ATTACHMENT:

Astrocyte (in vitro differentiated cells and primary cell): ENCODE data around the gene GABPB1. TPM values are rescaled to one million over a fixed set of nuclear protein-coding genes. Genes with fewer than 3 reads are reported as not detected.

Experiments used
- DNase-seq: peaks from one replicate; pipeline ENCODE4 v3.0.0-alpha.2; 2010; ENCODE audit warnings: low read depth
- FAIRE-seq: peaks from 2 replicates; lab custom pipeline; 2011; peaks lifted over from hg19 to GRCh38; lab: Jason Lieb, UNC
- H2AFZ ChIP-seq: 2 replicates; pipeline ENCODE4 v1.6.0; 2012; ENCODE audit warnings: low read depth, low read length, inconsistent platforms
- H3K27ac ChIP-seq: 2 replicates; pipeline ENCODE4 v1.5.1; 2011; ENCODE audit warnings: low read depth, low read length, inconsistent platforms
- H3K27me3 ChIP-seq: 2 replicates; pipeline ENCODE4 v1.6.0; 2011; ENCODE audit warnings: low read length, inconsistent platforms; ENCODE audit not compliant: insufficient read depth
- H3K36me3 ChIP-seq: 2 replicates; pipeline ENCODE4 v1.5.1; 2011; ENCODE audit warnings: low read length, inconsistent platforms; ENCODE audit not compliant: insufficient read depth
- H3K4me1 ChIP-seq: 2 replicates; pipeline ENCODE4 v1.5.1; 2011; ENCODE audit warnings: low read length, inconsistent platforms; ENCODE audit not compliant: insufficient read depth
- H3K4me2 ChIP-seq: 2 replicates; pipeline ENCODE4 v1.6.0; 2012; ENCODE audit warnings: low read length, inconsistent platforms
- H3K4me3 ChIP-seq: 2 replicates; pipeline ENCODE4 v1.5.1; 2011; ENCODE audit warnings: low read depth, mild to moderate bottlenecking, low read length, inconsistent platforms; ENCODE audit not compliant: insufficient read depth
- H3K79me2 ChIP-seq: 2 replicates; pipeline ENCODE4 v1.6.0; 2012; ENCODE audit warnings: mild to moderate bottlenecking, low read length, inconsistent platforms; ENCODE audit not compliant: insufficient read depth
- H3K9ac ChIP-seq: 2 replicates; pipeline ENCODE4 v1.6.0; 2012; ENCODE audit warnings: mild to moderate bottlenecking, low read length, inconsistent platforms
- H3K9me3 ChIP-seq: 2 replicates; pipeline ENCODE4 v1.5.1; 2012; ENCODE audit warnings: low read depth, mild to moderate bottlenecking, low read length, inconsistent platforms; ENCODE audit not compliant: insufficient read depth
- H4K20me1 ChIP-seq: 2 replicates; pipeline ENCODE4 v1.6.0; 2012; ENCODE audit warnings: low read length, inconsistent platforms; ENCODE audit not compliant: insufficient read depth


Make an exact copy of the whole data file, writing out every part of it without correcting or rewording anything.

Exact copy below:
Astrocyte (in vitro differentiated cells and primary cell): ENCODE data around the gene GABPB1. TPM values are rescaled to one million over a fixed set of nuclear protein-coding genes. Genes with fewer than 3 reads are reported as not detected.

Experiments used
- DNase-seq: peaks from one replicate; pipeline ENCODE4 v3.0.0-alpha.2; 2010; ENCODE audit warnings: low read depth
- FAIRE-seq: peaks from 2 replicates; lab custom pipeline; 2011; peaks lifted over from hg19 to GRCh38; lab: Jason Lieb, UNC
- H2AFZ ChIP-seq: 2 replicates; pipeline ENCODE4 v1.6.0; 2012; ENCODE audit warnings: low read depth, low read length, inconsistent platforms
- H3K27ac ChIP-seq: 2 replicates; pipeline ENCODE4 v1.5.1; 2011; ENCODE audit warnings: low read depth, low read length, inconsistent platforms
- H3K27me3 ChIP-seq: 2 replicates; pipeline ENCODE4 v1.6.0; 2011; ENCODE audit warnings: low read length, inconsistent platforms; ENCODE audit not compliant: insufficient read depth
- H3K36me3 ChIP-seq: 2 replicates; pipeline ENCODE4 v1.5.1; 2011; ENCODE audit warnings: low read length, inconsistent platforms; ENCODE audit not compliant: insufficient read depth
- H3K4me1 ChIP-seq: 2 replicates; pipeline ENCODE4 v1.5.1; 2011; ENCODE audit warnings: low read length, inconsistent platforms; ENCODE audit not compliant: insufficient read depth
- H3K4me2 ChIP-seq: 2 replicates; pipeline ENCODE4 v1.6.0; 2012; ENCODE audit warnings: low read length, inconsistent platforms
- H3K4me3 ChIP-seq: 2 replicates; pipeline ENCODE4 v1.5.1; 2011; ENCODE audit warnings: low read depth, mild to moderate bottlenecking, low read length, inconsistent platforms; ENCODE audit not compliant: insufficient read depth
- H3K79me2 ChIP-seq: 2 replicates; pipeline ENCODE4 v1.6.0; 2012; ENCODE audit warnings: mild to moderate bottlenecking, low read length, inconsistent platforms; ENCODE audit not compliant: insufficient read depth
- H3K9ac ChIP-seq: 2 replicates; pipeline ENCODE4 v1.6.0; 2012; ENCODE audit warnings: mild to moderate bottlenecking, low read length, inconsistent platforms
- H3K9me3 ChIP-seq: 2 replicates; pipeline ENCODE4 v1.5.1; 2012; ENCODE audit warnings: low read depth, mild to moderate bottlenecking, low read length, inconsistent platforms; ENCODE audit not compliant: insufficient read depth
- H4K20me1 ChIP-seq: 2 replicates; pipeline ENCODE4 v1.6.0; 2012; ENCODE audit warnings: low read length, inconsistent platforms; ENCODE audit not compliant: insufficient read depth